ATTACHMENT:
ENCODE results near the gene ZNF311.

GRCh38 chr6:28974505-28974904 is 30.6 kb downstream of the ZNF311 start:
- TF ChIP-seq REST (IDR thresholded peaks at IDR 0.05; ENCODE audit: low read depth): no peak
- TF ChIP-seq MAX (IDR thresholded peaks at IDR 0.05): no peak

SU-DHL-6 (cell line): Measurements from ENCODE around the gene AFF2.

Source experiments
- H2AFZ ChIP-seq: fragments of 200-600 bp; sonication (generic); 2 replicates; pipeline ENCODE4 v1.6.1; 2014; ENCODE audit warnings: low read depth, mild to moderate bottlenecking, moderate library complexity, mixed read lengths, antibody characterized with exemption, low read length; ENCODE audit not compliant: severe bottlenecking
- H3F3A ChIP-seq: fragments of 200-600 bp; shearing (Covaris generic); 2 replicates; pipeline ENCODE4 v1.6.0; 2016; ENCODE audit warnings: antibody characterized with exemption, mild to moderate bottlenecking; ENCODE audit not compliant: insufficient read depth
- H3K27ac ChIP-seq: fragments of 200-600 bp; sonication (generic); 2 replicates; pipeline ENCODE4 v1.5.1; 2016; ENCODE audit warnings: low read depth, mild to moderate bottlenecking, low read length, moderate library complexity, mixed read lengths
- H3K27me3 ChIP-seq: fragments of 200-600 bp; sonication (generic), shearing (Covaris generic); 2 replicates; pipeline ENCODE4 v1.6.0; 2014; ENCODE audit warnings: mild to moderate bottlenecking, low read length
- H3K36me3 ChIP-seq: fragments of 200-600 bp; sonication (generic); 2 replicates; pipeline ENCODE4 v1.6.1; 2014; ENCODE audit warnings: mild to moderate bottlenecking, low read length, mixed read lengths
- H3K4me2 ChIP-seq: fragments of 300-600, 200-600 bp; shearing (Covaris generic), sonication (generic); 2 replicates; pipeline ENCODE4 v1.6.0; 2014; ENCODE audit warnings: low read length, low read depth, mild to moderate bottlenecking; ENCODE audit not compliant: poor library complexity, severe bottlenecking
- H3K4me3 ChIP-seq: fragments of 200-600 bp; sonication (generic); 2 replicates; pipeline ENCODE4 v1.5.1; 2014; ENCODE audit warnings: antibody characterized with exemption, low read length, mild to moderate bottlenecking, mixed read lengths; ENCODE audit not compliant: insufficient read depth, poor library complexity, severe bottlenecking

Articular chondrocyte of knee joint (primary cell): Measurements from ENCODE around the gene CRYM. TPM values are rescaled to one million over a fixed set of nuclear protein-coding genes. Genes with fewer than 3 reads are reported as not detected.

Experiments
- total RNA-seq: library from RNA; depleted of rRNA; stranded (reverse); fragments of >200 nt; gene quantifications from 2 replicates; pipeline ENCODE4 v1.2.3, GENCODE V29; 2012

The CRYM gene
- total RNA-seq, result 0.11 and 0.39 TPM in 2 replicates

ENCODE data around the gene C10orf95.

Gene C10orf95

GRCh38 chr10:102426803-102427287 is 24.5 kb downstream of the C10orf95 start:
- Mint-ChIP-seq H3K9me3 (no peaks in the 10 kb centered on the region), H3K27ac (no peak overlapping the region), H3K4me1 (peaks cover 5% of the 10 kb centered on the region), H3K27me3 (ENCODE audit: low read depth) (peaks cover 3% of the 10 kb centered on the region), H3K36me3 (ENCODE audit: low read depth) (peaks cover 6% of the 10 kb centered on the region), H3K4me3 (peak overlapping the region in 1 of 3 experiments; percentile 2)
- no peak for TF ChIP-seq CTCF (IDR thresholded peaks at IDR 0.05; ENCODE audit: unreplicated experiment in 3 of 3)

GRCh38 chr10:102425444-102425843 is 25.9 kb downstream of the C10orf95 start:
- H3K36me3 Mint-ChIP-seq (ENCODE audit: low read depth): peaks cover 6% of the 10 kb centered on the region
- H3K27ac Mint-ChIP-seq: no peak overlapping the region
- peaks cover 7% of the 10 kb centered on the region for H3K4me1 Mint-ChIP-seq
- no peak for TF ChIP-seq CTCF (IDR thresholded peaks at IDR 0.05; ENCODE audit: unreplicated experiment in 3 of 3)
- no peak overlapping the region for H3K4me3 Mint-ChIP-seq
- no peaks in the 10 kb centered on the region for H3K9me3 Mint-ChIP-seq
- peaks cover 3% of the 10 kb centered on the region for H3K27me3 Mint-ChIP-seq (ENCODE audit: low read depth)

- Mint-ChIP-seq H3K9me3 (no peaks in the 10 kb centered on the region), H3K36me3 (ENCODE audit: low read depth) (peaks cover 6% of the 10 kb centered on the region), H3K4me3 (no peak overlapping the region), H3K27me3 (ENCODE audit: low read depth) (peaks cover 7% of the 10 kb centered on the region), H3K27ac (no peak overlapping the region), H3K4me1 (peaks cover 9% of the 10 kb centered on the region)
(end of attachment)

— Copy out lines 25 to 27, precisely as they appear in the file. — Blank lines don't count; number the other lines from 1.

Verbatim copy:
- H3K36me3 Mint-ChIP-seq (ENCODE audit: low read depth): peaks cover 6% of the 10 kb centered on the region
- H3K27ac Mint-ChIP-seq: no peak overlapping the region
- peaks cover 7% of the 10 kb centered on the region for H3K4me1 Mint-ChIP-seq